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The Protection of Civilians and the Primacy of Politics: Complementarities and Friction in South Sudan

In: Journal of International Peacekeeping
Author:
Jenna Russo The Graduate Center, City University of New York, New York, NY, USA, jennabrusso@gmail.com

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Abstract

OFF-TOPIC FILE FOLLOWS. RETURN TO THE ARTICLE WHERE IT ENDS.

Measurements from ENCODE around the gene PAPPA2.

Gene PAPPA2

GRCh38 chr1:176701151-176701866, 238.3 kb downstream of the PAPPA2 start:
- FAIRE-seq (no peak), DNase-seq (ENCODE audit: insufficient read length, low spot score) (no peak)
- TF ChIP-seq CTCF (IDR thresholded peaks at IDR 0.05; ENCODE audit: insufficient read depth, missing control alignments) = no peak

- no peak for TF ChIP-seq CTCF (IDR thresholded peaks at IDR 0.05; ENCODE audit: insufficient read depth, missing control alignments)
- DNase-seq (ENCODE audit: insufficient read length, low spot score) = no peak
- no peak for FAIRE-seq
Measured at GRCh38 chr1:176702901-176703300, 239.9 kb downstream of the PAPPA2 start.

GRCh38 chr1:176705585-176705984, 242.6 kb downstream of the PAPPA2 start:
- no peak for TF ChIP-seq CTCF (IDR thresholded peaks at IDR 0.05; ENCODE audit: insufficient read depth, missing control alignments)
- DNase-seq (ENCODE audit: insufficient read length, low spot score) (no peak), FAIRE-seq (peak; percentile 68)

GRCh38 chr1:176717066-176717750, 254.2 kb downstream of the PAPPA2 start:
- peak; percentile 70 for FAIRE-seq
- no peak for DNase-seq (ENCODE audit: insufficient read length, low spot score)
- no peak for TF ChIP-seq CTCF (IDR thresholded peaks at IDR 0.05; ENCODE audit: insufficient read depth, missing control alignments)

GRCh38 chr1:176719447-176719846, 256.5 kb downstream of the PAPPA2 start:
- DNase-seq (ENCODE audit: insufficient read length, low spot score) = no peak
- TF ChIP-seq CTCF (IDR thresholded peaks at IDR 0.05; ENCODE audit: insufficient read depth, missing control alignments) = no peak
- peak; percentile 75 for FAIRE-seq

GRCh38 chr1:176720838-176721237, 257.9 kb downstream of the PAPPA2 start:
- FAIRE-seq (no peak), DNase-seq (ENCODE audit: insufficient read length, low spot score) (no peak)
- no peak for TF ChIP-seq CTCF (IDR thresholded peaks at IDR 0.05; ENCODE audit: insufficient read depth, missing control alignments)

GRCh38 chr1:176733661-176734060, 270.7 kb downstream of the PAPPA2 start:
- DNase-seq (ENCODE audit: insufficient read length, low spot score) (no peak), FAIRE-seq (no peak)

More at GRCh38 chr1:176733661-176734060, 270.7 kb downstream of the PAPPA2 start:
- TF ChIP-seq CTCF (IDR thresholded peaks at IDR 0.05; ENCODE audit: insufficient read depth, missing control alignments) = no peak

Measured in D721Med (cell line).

Since 1999, the protection of civilians (poc) has become central to UN peacekeeping, included in the mandates of all contemporary multidimensional missions. At the same time, member states have reiterated their commitment to the so-called “primacy of politics” in UN peacekeeping. Yet, protection activities often live in fragile balance with the political objectives of the mission. The last two decades have shown that there can be both complementarities and areas of friction between poc and political processes. Yet, to date there has not been a thorough discussion of these patterns within the academic or policy literature. This research aims to contribute to this gap by analyzing the relationship between poc and the political process in South Sudan. This case is illustrative of ways in which protection activities can contribute to the overall peace process, though mission limitations and government obstinacy have limited its overall effect. Lessons from this case shed light on mechanisms by which poc activities may contribute to the political process, as well as challenges between the two.

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